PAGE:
The last federal government, in its peace note from March of this year, also offered the Soviet Union the exchange of declarations renouncing the use of force in order to clarify, once more, that it does not intend to achieve its goals by any other than peaceful means. Today, the federal government repeats this offer, which also extends to the other Eastern European states. It is prepared to incorporate the unresolved problem of Germany’s division into this offer.

(Applause from SPD members of parliament.)

Moreover, we hope to continuously promote and deepen mutual understanding and trust through the development of our economic, intellectual, and cultural relations, in order to create the preconditions for successful talks and negotiations in the future.

For centuries, Germany was a bridge between Western and Eastern Europe. We would like to play this role in our own day and age, as well. Thus, improving our relationship—in every area of economic, political, and cultural life—with our neighbors to the East, who hope for the same, is important to us. Wherever circumstances permit, we would also like to establish diplomatic relations.

Among large sections of the German people there is a strong wish for reconciliation with Poland, whose sorrowful history we have not forgotten and whose desire to live at last in a territory with secure borders is something that we now, in view of our divided nation’s current fate, understand better than in earlier times. But the borders of a reunified Germany can only be defined in an agreement, freely negotiated, with a pan-German government. This agreement should lay the foundation for a durable and peaceful relationship of good neighborliness sanctioned by both peoples.

(Applause from the government parties.)


We are grateful to our allies for supporting our point of view with respect to our divided people and their right to self-determination. Political circumstances have hindered the reunification of our nation thus far. And it is not yet foreseeable when reunification will succeed. Even this question, which is so decisive for our people, is about peace and understanding for us. We are not thoughtless troublemakers, for what we really want is to eliminate the trouble spot that is Germany’s division, which is also a European division, by peaceful agreement, and to restore the inner peace of our people and their peace with the world. This federal government, too, regards itself as the only German government that was freely, legally, and democratically elected and thereby entitled to speak for the entire German people.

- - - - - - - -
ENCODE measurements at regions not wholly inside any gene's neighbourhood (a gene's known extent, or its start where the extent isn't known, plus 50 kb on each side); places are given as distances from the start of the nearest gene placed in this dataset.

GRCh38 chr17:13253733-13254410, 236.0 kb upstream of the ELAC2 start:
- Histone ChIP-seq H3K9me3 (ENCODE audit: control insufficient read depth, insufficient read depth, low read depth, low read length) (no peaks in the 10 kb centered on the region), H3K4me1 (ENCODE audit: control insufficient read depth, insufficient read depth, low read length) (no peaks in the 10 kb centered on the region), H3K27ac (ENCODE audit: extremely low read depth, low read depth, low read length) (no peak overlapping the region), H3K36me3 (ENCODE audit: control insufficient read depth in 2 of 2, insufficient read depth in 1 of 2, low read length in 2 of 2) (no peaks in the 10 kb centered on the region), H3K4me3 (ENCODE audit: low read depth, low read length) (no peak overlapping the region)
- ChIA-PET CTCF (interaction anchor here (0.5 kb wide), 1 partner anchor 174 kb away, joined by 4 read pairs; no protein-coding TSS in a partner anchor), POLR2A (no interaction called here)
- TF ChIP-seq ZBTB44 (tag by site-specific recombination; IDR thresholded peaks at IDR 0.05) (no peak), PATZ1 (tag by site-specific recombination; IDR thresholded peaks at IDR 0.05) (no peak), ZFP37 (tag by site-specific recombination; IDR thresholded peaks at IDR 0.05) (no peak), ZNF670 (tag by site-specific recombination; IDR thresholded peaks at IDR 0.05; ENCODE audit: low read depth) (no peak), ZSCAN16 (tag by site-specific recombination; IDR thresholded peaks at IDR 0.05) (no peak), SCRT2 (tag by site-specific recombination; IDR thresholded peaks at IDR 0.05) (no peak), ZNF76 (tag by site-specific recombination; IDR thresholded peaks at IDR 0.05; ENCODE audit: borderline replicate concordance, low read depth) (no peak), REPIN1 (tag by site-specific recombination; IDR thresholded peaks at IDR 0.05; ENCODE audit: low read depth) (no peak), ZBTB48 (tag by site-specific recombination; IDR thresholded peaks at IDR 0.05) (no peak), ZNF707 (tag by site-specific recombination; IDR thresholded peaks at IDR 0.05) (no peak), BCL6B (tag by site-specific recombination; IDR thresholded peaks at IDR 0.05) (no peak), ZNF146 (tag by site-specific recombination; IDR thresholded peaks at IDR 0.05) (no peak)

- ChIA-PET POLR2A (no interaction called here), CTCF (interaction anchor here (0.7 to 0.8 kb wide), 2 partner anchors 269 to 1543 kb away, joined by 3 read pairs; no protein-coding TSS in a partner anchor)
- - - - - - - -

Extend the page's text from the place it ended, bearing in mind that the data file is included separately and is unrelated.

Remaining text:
(Applause from the government parties.)

This does not mean that we want to override our compatriots in the other part of Germany, compatriots who cannot choose freely. We want, to the extent that we can, to prevent the two parts of our people from becoming estranged while they are divided.

(Applause from the government parties.)

We want to ease tension, not worsen it; we want to overcome rather than deepen rifts. That is why we want to promote human, economic, and intellectual relations with our compatriots in the other part of Germany with all our might. Where this necessitates the establishment of contacts between government agencies of the Federal Republic and their counterparts in the other part of Germany, this does not constitute the recognition of a second German state. We will handle these contacts on a case-by-case basis so as not to awaken the impression in world opinion that we might be moving away from our standpoint of insistence upon the law. (Applause from the government parties.)

The federal government strives to expand intra-German trade, which is not foreign trade. It will also attempt to expand credit opportunities and contemplate certain organizational measures to strengthen intra-German contacts.

The federal government will do anything to keep Berlin as a part of the Federal Republic and, together with the Senate and the Protecting Powers, will examine how the economy of Berlin and its place in our legal system can be secured. (Applause from the government parties.)

We want to do what is possible for the welfare of the people in the divided Germany and make possible whatever is necessary.



[1] Proporzdemokratie: awarding offices based on the strength of a few major parties sharing power and patronage. Stands in contrast to democratic systems based strictly on majority rule—trans.

Source: Kurt Georg Kiesinger, Policy Statement by the Federal Government, Deutscher Bundestag — 5. Wahlperiode — 80. Sitzung. Bonn, Tuesday, 13. December 1966pp. 3656–3665 (available online at: https://dserver.bundestag.de/btp/05/05080.pdf); reprinted in Christoph Kleßmann, ed., Zwei Staaten, eine Nation. Deutsche Geschichte 19551970. Göttingen, 1988, pp. 526–31.

Translation: Jeremiah Riemer